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Leaked report claims Gibraltar ‘underprepared’ for hard Brexit, No.6 says document is ‘out of date’

Archive image of the EU flag flying alongside the Gibraltar flag and the Union Jack prior to Gibraltar's departure from the bloc. Photo by Brian Reyes

Gibraltar is under-prepared for a no-deal Brexit and will face disruption to border fluidity and the supply of goods, according to a UK Government document published by The Sunday Times.
Publication of the leaked document drew an immediate reaction from the Gibraltar Government, which claimed the reporting was out of date and insisted Gibraltar had since prepared well for a hard Brexit.
The so-called Yellowhammer document, which sets out the likely scenarios envisaged by the UK Government in the event of a no-deal Brexit, claims that “the imposition of checks at [Gibraltar’s] border with Spain” will disrupt the supply of goods, including food, medicine and the shipment of waste.
The 15,000 frontier workers who cross the border from Spain each day to work in Gibraltar can also expect to face delays of more than four hours for “at least a few months” if the UK crashes out, the document says.
“Prolonged border delays over the longer term are likely to adversely impact Gibraltar’s economy,” it adds.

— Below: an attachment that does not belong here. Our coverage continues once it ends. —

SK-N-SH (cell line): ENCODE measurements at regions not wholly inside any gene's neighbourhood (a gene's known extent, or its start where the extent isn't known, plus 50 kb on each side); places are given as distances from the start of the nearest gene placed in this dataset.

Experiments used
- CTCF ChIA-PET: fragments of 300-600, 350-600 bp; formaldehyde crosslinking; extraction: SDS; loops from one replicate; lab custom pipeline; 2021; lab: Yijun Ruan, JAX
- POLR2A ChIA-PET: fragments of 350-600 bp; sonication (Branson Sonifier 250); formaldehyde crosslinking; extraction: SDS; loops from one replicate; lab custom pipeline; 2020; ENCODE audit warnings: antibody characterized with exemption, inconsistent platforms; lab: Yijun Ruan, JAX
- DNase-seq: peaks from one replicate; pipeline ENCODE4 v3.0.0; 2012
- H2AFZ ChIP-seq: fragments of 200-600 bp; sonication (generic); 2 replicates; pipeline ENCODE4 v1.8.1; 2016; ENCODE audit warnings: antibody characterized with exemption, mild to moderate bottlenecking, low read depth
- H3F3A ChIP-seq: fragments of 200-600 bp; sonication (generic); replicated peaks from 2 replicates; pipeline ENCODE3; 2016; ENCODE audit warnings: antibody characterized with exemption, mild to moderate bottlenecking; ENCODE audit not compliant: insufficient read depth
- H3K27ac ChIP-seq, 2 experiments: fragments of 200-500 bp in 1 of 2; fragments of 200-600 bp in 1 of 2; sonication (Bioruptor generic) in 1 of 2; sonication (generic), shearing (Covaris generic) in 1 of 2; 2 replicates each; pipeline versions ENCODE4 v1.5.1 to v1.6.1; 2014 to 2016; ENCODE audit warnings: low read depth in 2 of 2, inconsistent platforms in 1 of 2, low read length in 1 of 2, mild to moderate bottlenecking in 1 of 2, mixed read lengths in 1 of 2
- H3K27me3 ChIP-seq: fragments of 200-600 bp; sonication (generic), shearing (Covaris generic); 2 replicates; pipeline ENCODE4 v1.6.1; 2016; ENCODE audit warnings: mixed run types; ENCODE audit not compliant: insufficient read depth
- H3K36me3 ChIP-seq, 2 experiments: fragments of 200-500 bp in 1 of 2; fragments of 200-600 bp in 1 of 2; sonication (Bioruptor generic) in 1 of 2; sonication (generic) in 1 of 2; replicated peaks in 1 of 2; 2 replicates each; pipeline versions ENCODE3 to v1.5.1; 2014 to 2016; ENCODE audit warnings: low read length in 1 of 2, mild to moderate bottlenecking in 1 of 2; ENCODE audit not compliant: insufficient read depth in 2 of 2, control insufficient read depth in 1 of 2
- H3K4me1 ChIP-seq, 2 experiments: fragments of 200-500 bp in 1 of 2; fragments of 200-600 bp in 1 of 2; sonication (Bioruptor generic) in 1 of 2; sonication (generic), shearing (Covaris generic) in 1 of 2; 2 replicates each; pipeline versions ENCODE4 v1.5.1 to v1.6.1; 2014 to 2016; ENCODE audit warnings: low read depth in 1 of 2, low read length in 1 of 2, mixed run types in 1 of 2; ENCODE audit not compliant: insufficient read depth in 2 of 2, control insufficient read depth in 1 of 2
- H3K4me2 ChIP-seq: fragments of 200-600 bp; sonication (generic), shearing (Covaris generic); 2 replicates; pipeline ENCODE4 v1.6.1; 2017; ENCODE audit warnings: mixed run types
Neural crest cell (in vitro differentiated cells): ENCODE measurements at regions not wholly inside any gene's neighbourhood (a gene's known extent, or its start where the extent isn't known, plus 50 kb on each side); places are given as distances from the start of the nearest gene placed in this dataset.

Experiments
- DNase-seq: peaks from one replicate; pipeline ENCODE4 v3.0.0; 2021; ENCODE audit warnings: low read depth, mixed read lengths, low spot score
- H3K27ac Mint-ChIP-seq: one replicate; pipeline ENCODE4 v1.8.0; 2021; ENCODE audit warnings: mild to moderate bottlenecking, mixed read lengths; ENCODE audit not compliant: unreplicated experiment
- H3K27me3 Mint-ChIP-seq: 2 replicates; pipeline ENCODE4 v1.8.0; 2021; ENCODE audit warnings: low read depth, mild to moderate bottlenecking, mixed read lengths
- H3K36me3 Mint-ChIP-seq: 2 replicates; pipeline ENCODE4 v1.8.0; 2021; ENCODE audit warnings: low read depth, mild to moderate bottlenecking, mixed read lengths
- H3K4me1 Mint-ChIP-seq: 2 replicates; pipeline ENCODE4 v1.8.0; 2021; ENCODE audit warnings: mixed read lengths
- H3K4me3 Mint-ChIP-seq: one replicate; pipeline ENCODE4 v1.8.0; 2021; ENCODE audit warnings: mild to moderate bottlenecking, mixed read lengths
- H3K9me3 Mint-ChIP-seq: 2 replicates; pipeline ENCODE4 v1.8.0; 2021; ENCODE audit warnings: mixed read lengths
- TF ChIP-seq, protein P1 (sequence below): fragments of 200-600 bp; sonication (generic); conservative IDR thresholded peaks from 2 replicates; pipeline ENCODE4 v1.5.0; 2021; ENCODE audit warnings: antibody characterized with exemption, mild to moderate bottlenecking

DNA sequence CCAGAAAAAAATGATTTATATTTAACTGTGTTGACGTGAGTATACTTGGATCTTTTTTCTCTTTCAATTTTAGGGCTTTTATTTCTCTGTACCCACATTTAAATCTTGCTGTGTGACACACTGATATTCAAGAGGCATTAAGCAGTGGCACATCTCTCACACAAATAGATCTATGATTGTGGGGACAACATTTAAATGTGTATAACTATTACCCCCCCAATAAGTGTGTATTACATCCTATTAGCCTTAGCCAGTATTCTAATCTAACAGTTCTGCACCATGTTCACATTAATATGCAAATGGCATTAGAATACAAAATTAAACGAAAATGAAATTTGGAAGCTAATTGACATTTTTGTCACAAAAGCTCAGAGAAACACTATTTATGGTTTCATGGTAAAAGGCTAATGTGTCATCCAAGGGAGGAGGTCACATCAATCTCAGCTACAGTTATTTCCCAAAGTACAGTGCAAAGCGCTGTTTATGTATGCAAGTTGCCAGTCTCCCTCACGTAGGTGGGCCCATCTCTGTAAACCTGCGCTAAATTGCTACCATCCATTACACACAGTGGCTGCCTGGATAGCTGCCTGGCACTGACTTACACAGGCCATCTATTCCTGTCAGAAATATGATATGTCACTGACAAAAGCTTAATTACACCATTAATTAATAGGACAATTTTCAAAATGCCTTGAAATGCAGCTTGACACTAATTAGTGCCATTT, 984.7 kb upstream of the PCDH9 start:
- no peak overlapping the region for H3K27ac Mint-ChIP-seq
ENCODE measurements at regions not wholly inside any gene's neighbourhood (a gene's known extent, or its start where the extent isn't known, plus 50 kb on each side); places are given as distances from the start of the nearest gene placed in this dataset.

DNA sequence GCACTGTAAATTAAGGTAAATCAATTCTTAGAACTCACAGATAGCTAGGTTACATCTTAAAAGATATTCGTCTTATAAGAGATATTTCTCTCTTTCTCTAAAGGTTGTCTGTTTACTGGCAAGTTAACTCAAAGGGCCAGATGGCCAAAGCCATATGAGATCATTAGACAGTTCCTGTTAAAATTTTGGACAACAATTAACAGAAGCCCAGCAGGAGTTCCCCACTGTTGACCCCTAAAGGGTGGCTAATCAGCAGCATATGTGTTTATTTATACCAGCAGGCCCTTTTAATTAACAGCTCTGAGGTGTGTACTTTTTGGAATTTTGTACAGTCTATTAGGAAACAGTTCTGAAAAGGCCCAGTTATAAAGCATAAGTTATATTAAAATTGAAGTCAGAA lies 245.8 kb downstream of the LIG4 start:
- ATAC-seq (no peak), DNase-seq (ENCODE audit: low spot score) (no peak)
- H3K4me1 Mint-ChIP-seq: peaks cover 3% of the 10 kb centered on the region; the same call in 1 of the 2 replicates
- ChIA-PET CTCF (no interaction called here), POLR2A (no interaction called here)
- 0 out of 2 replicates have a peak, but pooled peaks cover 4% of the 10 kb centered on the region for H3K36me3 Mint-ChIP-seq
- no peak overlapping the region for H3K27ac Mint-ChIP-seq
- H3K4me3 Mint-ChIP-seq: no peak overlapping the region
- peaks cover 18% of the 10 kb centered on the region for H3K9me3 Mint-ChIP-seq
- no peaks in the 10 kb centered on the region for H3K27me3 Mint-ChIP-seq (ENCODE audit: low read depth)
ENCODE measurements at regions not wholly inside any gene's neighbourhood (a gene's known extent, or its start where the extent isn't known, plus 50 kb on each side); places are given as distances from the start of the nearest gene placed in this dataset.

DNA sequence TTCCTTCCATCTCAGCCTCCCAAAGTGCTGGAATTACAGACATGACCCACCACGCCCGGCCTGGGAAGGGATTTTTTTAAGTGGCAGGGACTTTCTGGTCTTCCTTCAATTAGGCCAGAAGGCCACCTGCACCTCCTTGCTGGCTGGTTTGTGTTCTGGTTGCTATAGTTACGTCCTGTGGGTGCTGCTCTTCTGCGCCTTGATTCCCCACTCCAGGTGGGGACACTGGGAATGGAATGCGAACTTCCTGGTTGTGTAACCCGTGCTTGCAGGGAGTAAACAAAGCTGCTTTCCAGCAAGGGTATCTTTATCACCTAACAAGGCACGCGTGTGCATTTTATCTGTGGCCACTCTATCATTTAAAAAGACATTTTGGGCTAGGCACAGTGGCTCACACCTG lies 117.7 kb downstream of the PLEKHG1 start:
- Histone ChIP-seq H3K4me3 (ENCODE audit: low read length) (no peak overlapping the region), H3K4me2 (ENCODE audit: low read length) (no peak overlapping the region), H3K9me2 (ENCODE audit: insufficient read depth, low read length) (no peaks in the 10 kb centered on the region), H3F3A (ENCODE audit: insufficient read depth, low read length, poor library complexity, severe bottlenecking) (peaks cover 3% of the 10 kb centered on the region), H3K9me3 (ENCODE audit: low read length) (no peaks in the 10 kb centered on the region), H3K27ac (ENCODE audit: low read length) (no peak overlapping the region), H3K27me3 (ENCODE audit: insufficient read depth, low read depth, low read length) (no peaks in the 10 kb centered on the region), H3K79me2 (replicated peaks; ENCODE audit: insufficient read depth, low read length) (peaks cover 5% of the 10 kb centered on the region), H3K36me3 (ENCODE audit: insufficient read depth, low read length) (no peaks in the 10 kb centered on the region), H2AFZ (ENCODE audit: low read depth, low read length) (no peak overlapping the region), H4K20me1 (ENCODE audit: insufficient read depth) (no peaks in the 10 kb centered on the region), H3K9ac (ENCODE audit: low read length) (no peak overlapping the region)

The document claims that Gibraltar is planning for less significant border delays than set out in the UK Government’s base assessment and that Gibraltar has not invested in sufficient “contingency infrastructure” despite the Brexit delay.
“There are also concerns that it “will not have passed all necessary legislation for no-deal”, opening up the potential for legal gaps and risks.


But the claims were dismissed by the Gibraltar Government as out-of-date and based on planning for worst-case scenarios that had already been dealt with.
The government said it had “rightly” sought not to incur additional costs for no-deal contingency planning ahead of the initial March 29 Brexit deadline, but that it had since pushed ahead in numerous aspects since then.
In a statement, it said works had already been commissioned to handle additional maritime traffic should it be necessary to import goods by sea, though “we do not anticipate this will be needed”.